With all the sturm und drang that has surrounded the Small Business Administration’s Paycheck Protection Program – the disorganized rollout of the program, ambiguities over a borrower’s debt forgiveness, and of course the fact that it ran out of money on April 16 – it may come as a surprise that one Connecticut lender has been offering a streamlined process and, as of April 17, had already handled some $10 million to $15 million in loans.
“We have a solid process in place,” said Nutmeg State Financial Credit Union President and CEO John Holt in Bridgeport. “We’re doing everything as we always have to process every loan efficiently and quickly.”
With 10 branches around the state, Nutmeg State Financial Credit Union is obviously not playing in the same league as the big banks — something that actually works in its favor, Holt said.
“We don’t have the backlogs the big banks have had,” he said. “And a lot of them were often asking (applicants) to have had at least a couple of months’ relationship with them before they’d make the new loans.
“All we said,” Holt added, “is that we’re a community credit union.”
Focused on small businesses and individuals, Nutmeg will even process loans for those who do not have a formal relationship with it.
“We do not require anybody to have an account with us already,” Holt affirmed. “Of course, we highly encourage it. And we hope there might be some give-and-take in the future.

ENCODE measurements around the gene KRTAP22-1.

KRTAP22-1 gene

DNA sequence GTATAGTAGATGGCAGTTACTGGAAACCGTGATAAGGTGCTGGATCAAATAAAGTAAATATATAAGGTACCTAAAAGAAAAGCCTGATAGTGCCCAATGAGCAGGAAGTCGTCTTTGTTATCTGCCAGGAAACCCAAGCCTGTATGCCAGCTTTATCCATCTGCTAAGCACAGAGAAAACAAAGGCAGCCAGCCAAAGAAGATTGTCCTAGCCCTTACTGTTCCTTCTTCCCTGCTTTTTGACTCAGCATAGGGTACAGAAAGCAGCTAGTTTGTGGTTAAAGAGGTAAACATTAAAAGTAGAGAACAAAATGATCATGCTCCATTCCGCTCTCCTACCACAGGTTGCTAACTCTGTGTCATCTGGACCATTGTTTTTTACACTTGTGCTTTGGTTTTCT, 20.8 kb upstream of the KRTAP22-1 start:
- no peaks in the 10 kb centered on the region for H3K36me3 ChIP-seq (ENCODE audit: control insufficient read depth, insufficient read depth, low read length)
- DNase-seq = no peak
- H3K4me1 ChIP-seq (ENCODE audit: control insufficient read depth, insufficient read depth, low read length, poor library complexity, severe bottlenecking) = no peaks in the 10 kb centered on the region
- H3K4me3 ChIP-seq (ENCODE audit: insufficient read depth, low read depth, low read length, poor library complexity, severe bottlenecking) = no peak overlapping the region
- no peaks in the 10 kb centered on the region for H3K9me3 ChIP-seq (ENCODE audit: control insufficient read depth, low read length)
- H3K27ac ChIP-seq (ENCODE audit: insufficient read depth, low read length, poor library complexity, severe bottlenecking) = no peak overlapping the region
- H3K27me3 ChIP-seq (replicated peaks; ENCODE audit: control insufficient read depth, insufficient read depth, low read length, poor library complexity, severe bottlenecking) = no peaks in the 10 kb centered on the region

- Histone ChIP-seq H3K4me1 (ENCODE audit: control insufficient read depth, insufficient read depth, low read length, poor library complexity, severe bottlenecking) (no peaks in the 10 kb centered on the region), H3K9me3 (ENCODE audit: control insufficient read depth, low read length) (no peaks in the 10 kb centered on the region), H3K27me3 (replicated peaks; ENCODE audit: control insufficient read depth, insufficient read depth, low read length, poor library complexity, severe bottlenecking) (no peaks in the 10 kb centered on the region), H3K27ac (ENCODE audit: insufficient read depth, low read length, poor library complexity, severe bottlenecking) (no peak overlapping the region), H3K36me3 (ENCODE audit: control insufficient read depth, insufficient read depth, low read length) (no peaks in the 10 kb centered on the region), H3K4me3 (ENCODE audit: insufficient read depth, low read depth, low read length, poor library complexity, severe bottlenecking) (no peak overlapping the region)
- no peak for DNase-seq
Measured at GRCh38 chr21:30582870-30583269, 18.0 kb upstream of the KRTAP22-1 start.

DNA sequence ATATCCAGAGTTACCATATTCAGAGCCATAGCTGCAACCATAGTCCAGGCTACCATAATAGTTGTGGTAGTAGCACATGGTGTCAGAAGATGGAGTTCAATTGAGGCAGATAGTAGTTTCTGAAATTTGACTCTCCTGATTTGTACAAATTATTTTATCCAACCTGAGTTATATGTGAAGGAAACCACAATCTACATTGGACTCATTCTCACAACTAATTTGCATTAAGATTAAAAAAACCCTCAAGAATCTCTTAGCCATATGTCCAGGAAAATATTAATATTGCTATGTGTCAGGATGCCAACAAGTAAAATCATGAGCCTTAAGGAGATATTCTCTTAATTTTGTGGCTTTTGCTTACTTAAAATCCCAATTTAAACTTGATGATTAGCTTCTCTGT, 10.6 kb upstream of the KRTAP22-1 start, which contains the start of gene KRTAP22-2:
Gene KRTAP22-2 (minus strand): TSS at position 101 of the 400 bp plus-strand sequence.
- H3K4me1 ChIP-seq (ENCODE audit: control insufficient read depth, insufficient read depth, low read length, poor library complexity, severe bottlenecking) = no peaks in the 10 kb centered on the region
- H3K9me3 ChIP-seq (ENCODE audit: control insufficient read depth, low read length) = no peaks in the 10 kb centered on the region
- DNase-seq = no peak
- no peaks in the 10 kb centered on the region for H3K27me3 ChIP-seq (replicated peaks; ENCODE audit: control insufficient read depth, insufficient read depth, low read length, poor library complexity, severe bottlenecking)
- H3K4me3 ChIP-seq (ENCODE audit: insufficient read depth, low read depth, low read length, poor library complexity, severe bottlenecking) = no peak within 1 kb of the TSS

“Most credit unions do what every other bank does,” he continued. “A lot of people didn’t realize that (with the Paycheck Protection Program), unfortunately. But we tend to be more community-based. Credit unions like to say we’re the first responders to a financial need.”
One reason that the nonprofit Nutmeg was able to react so nimbly to the PPP rollout, in addition to already being an SBA-approved lender, was a thorough vetting of the 880-page CARES Act, which created the loan program, Holt said. “Then there was more clarity and some guidance as we were moving along,” he said.
The credit union’s 2018 acquisition of DaLand Solutions has also played a key role, he noted. The Aurora, Colorado-based company provides technology and related professional services to credit unions nationwide.
“We felt we had what we needed to be ready,” Holt said. “Everything was set so that when the portal was turned on, we were already in the queue.”
DaLand technology is also used to streamline activities at the DMV Express services at its Milford and North Haven branches, he noted.
As is the case with most financial lenders these days, Nutmeg offers drive-thru services at most of its locations. Customers looking to do business in-person can use an online scheduler, built by DaLand, to state time and place of preference, with an email or text confirmation sent in return.
“Of course, you can also do that by phone,” Holt said, “but it really is probably better to do it online.”
The credit union schedules in-person appointments at least 15 minutes apart from each other, and allows a maximum of three people at a time into a given branch. Nutmeg’s entire call center staff is working from home, Holt added.
Returning to the SBA, Holt said Nutmeg had processed over 100 loans, with another hundred still in process when the Paycheck Protection Program was closed down. “When the political powers-that-be work out a solution, those folks will be first in line,” he said.
The credit union is also awaiting a green light from the state Department of Banking to open another branch in Fairfield County this year, he said.